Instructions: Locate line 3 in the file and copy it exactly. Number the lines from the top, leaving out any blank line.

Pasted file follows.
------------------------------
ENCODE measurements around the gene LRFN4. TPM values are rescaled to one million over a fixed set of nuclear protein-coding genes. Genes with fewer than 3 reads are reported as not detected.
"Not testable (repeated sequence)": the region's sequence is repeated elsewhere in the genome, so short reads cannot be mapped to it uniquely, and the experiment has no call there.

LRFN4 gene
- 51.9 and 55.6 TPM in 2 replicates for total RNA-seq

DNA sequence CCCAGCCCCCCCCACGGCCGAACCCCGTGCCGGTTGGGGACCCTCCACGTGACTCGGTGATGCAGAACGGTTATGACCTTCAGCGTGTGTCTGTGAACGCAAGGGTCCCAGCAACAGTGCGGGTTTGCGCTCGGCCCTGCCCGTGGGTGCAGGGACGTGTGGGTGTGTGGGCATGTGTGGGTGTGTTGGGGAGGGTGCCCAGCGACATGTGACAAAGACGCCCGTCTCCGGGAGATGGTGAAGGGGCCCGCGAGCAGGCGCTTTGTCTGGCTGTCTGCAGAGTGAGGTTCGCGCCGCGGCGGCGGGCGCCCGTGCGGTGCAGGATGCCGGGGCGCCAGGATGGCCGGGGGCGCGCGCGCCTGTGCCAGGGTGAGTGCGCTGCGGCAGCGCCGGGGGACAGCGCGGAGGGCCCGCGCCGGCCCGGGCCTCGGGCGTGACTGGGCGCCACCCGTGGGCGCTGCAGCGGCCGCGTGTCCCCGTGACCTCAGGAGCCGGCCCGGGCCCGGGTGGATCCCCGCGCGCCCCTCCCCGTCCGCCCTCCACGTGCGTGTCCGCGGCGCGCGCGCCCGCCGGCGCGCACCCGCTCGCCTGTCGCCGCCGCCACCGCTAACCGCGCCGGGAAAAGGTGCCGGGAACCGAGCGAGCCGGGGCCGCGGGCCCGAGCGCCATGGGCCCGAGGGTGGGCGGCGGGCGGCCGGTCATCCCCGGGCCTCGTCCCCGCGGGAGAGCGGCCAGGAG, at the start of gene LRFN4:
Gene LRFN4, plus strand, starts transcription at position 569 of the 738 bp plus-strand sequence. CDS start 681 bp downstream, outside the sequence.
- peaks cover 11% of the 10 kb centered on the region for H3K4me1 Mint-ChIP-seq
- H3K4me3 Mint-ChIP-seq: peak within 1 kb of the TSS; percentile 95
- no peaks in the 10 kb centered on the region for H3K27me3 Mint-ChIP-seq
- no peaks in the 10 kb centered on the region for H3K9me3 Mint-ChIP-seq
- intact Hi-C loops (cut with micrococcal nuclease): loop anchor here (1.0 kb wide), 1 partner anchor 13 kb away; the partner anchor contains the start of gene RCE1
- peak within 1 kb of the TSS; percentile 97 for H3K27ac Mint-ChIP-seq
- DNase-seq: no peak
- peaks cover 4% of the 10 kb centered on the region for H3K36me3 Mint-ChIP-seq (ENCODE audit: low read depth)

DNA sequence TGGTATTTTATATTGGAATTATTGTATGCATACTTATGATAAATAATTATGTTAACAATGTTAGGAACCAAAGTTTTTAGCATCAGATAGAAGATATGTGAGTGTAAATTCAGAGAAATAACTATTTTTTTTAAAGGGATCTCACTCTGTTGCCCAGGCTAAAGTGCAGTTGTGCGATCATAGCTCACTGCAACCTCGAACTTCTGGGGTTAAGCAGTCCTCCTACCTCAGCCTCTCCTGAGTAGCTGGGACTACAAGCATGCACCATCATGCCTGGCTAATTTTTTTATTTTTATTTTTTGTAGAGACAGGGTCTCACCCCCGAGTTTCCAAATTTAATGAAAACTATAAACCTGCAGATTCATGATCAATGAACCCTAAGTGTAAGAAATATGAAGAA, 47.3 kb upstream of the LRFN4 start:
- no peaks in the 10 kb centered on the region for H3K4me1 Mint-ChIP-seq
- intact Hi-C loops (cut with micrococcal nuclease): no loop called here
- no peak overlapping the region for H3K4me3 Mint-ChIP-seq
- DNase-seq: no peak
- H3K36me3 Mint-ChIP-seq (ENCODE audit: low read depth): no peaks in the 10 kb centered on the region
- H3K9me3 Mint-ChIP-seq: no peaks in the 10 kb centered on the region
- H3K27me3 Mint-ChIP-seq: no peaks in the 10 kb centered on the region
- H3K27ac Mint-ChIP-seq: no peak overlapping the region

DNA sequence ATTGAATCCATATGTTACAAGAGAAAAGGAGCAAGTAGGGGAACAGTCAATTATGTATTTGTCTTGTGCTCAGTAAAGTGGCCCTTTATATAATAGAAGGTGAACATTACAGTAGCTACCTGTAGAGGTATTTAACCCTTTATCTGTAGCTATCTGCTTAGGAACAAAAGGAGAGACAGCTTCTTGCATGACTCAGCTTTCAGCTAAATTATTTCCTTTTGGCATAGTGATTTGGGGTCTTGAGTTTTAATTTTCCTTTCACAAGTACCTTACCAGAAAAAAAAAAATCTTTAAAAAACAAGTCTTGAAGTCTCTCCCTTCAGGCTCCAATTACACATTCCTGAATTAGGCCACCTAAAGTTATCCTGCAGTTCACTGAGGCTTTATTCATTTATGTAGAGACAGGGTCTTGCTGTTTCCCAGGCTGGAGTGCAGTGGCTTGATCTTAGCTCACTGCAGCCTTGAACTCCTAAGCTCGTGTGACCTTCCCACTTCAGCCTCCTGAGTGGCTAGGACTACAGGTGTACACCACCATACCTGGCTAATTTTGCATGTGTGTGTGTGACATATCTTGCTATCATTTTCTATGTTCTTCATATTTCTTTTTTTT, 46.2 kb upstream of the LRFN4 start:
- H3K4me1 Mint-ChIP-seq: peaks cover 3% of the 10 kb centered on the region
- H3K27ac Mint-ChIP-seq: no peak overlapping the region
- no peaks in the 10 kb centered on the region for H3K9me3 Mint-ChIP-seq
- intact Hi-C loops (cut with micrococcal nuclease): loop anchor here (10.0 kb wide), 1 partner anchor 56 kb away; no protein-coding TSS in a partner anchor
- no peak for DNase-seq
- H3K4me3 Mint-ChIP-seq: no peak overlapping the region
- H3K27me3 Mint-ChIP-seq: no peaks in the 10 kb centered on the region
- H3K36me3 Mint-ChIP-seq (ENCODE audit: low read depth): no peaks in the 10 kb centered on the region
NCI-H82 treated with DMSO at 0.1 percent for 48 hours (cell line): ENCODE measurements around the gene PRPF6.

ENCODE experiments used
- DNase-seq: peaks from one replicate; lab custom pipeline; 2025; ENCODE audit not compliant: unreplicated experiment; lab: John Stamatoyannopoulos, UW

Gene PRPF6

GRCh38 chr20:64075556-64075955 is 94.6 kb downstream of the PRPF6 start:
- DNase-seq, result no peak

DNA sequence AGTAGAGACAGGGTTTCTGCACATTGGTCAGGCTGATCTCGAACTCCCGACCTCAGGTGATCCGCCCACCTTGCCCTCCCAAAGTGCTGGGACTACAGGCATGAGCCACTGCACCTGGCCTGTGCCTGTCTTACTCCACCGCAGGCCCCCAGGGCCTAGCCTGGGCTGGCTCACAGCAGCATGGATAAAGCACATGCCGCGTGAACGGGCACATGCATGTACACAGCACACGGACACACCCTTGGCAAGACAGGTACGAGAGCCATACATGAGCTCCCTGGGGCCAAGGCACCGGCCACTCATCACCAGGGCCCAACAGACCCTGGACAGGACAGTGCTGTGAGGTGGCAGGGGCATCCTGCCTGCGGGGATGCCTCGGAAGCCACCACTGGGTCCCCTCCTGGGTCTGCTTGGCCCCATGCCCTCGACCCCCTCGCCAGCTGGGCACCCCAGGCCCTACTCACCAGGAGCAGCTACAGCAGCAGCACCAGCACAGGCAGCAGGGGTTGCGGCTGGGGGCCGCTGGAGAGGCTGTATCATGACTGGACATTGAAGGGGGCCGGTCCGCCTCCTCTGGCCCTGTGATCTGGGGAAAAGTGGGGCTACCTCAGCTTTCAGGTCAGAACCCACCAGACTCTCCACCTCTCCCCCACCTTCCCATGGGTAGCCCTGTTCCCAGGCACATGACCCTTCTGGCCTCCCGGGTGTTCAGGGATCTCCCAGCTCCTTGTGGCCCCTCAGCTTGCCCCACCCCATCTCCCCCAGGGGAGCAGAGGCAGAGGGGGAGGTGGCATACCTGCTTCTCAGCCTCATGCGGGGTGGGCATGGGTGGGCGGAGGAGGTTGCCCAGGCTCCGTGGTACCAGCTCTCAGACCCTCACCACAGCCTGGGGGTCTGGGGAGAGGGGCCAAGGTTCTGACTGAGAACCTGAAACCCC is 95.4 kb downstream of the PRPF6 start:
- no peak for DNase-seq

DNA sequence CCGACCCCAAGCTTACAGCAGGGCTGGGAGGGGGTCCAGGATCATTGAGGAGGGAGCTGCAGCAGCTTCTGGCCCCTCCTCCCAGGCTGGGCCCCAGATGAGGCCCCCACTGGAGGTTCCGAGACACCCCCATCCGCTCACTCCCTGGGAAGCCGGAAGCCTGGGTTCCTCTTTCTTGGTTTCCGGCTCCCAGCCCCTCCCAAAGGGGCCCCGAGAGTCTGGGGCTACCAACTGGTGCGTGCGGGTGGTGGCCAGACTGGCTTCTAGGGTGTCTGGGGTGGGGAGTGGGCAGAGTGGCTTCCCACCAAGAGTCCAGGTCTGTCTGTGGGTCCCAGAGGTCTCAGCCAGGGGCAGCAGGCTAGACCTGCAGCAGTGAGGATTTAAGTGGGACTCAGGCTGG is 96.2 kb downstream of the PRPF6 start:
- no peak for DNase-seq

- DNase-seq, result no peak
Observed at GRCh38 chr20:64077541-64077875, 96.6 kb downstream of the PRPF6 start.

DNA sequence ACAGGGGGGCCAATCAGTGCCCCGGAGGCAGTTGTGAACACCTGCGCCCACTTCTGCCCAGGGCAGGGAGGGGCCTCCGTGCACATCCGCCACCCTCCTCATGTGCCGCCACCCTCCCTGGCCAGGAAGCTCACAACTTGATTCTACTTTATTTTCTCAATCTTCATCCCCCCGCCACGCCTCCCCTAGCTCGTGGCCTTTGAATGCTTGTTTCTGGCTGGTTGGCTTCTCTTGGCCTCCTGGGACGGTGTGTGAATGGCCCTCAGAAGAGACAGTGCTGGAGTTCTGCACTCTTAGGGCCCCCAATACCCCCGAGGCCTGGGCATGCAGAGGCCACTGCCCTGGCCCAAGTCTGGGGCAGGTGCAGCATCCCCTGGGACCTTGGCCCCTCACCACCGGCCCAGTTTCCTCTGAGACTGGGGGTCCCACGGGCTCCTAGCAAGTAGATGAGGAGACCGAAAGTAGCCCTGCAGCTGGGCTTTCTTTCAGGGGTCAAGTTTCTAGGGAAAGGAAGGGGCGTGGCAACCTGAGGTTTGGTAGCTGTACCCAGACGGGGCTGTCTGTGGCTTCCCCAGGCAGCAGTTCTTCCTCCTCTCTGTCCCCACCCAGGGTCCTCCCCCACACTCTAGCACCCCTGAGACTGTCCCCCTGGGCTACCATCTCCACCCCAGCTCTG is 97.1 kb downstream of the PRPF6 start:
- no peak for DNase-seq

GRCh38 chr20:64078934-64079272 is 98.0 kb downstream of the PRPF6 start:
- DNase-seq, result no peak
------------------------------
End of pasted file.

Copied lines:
LRFN4 gene